Status - School administrators don’t want to be in the same training with teachers because they don’t feel like they require the same level of training as their teachers. It’s not their job to deliver the curriculum or initiative, and they have better things to do. And there are many times when teachers don’t believe school leaders should be at the same training because they want to be able to talk freely and don’t feel that leaders need to know everything they, as teachers, need to know.

Too Busy - Many times it’s cited that administrators will not attend a training because they are too busy. This is not supposed to negate the idea that leaders are extremely busy, but it is a fact that many administrators don’t attend PD because they believe...or are...too busy. The only issue with the “too busy” scenario is that it will ultimately create more work for the administrator in the long run. If the initiative is so big that all teachers need to be a part of it, and administrators are too busy to be there, then at some point administrators will need to know what they missed.

In the End
If you’re reading this saying, “I’m a leader and I’m always at the PD with my teachers!” then that is awesome. Please know that you are not the norm. Facilitators of workshops should be very thankful when leaders and teachers attend the same workshop because it doesn’t happen often enough.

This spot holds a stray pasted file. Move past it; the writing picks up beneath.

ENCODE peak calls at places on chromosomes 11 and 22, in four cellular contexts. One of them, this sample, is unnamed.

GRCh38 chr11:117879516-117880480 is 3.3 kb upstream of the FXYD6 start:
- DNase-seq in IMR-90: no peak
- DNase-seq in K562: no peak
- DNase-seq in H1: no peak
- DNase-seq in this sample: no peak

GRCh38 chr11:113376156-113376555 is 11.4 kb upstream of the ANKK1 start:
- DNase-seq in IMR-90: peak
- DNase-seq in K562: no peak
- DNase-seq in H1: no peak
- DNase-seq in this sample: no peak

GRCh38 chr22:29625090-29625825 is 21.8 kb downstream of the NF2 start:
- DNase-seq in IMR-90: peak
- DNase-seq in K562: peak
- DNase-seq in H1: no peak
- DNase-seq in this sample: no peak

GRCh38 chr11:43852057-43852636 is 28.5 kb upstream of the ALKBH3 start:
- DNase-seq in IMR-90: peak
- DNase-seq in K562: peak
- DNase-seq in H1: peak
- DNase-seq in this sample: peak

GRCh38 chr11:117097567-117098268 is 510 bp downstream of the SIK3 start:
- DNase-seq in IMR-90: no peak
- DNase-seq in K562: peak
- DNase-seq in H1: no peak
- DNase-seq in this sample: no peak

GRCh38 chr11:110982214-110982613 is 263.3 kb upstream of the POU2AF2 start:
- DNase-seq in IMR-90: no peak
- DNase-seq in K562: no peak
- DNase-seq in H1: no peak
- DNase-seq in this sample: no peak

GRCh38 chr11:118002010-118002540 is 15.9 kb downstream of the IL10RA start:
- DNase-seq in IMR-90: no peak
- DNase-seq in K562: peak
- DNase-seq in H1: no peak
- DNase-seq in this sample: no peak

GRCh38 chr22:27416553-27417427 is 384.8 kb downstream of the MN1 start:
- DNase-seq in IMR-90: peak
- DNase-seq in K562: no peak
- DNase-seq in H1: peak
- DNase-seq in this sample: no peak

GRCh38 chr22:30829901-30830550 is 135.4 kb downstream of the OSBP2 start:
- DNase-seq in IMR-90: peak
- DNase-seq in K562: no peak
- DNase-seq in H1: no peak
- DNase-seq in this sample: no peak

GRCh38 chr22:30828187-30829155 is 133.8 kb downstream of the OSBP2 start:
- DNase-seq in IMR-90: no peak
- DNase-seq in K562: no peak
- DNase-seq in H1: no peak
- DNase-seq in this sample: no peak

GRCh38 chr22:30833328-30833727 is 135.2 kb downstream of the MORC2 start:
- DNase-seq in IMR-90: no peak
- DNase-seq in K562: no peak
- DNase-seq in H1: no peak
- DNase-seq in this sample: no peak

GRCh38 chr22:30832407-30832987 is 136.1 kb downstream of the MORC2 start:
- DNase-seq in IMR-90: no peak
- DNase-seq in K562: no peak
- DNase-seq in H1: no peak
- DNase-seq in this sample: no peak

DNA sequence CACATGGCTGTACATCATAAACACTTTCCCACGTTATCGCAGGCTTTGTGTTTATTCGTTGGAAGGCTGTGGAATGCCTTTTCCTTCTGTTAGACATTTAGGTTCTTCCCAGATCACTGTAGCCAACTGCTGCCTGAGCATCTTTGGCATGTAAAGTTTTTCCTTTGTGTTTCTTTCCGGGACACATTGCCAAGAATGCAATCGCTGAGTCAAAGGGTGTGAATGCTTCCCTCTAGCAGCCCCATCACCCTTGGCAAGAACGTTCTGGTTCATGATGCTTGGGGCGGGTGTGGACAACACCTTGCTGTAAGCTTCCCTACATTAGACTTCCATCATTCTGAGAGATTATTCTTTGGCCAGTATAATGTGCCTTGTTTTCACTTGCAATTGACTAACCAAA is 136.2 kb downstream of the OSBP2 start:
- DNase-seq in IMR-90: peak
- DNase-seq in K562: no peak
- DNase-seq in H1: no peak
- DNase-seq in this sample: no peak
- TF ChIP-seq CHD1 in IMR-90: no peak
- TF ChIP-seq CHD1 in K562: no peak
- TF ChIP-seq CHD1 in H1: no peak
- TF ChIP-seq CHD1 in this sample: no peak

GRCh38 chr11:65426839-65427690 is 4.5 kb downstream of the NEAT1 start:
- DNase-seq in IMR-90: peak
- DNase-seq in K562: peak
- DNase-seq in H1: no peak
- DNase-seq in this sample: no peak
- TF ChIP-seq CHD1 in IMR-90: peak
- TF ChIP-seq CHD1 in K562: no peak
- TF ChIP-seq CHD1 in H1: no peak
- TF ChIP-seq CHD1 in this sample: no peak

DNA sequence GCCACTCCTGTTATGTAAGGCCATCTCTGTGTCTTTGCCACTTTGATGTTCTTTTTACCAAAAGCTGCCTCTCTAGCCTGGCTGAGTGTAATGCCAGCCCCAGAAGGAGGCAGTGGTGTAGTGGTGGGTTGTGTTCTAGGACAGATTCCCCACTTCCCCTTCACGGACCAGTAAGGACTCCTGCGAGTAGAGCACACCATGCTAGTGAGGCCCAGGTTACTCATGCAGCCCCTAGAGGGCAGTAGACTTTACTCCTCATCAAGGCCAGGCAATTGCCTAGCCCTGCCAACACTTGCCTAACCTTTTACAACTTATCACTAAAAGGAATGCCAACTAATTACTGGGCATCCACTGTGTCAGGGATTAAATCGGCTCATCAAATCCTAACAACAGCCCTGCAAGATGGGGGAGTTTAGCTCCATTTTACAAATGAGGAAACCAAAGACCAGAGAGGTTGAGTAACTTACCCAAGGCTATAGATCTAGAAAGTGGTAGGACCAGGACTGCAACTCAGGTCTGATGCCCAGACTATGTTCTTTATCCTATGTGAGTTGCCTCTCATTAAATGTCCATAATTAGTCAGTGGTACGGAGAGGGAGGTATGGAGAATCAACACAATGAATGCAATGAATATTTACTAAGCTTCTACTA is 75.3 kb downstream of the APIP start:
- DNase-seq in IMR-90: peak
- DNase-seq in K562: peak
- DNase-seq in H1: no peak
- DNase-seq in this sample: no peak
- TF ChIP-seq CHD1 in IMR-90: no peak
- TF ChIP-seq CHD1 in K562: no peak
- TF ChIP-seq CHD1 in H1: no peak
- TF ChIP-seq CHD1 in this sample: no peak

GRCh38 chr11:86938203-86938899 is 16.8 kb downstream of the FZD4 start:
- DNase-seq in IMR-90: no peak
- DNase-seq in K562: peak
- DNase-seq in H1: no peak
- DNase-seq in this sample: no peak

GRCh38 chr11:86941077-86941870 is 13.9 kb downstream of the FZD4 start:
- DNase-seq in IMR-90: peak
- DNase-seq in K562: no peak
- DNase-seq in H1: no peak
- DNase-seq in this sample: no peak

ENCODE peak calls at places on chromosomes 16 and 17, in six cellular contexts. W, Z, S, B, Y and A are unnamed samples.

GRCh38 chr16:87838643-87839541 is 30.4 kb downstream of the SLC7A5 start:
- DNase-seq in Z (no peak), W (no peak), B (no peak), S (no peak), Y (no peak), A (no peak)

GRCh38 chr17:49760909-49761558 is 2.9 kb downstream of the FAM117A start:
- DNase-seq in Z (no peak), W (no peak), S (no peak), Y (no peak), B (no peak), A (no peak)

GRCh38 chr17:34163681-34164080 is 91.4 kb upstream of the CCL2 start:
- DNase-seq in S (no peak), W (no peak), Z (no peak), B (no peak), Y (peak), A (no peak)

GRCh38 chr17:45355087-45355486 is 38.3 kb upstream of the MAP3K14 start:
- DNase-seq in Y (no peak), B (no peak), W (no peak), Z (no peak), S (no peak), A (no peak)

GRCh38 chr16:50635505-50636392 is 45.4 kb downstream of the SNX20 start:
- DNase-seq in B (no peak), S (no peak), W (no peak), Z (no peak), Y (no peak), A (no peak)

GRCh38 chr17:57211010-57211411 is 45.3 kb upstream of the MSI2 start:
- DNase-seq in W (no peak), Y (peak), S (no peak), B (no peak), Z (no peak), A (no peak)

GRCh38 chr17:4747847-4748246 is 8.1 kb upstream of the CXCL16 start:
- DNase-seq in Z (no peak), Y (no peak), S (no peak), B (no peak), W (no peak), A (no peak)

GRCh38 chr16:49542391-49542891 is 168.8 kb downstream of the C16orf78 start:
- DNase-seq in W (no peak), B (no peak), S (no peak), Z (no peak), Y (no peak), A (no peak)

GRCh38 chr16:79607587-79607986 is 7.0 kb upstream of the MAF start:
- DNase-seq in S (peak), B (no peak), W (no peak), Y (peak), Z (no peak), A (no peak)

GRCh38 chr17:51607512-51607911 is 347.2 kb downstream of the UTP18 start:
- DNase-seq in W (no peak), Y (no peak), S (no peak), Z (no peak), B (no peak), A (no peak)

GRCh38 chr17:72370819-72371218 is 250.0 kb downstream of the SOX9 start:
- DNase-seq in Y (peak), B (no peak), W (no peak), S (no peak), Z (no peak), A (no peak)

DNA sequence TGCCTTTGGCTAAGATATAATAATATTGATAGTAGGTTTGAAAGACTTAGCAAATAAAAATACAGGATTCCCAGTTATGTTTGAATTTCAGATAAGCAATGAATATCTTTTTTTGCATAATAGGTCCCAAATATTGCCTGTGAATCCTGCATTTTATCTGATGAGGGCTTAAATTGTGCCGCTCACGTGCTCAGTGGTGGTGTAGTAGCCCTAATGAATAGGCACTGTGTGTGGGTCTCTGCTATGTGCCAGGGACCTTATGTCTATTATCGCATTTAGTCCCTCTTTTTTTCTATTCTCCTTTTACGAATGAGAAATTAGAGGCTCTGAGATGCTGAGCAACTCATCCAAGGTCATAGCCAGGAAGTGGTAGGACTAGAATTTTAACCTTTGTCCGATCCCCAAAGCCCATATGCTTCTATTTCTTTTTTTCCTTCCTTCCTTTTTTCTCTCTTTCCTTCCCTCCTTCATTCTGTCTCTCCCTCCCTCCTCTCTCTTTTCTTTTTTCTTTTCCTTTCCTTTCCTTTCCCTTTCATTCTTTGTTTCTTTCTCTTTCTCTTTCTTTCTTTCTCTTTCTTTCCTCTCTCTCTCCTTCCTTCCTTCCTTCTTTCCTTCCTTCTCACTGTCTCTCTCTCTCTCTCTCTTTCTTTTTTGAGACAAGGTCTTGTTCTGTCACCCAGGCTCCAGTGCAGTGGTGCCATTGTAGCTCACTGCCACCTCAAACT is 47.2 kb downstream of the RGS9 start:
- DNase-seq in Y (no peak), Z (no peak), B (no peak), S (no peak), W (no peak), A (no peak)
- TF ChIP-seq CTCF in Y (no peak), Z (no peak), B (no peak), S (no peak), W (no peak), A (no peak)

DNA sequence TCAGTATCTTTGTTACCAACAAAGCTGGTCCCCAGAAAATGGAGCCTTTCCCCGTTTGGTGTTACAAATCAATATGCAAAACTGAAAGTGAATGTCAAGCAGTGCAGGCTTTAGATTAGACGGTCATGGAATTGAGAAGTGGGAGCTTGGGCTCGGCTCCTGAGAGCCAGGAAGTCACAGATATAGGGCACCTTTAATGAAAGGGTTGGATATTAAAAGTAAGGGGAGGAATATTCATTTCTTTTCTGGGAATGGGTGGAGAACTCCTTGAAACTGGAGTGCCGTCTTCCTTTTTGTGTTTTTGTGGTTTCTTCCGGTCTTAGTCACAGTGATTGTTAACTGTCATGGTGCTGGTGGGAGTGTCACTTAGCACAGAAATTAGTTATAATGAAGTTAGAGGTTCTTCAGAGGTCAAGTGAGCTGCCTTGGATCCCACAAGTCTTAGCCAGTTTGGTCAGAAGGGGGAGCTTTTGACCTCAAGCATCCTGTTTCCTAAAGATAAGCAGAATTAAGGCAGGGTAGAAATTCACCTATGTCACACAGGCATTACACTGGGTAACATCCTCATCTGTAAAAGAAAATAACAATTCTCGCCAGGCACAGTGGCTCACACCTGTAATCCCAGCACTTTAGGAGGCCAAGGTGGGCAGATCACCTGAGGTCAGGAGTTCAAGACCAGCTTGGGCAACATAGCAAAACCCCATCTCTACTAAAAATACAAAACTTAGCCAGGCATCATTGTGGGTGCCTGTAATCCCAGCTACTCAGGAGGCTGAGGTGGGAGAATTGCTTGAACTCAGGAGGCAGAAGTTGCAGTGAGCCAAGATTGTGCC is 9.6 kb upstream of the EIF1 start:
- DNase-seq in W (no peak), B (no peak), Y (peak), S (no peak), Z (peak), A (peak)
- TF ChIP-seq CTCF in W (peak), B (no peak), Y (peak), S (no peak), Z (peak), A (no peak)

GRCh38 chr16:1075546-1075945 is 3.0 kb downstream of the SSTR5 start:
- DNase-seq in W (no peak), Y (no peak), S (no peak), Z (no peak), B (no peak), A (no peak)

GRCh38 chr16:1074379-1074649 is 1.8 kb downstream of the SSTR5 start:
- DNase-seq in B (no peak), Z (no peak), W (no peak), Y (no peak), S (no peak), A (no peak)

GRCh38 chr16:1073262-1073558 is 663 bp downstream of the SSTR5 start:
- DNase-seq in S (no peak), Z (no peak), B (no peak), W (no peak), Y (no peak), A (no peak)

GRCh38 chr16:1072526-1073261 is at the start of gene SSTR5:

When leaders and teachers do attend the same PD because it is centered around a new initiative, consultants have to be sensitive to the complicated issues that often revolve around leaders and teachers being in the same room at the same time talking about teaching and learning. Making sure people don’t get defensive and really listening to what the participants are saying is important for any consultant, because they can often work as the mediator between both parties.

It’s important for all of us, regardless of whether we are a consultant, teacher or leader, to understand that when people begin talking about the challenges of trying to follow through on an initiative doesn’t necessarily mean the person bringing up the challenge is “venting” or bringing up “personal issues.” We often approach something new with a deficit model and think about the reasons it may not work.

Those challenges that do come up in conversation are what we all need to address together so we don’t get hit hard by the implementation dip, which is why it’s so important to have everyone in the same room when they come up.

Peter DeWitt, Ed.D. is the author of several books including Dignity for All: Safeguarding LGBT Students (2012. Corwin Press), Flipping Leadership Doesn’t Mean Reinventing the Wheel (2014. Corwin Press), School Climate Change (2014. ASCD) and the forthcoming Collaborative Leadership: 6 Influences That Matter Most (2016. Corwin Press). Connect with DeWitt on Twitter.

Creative Commons photo courtesy of the Barrow Boy.

The opinions expressed in Peter DeWitt’s Finding Common Ground are strictly those of the author(s) and do not reflect the opinions or endorsement of Editorial Projects in Education, or any of its publications.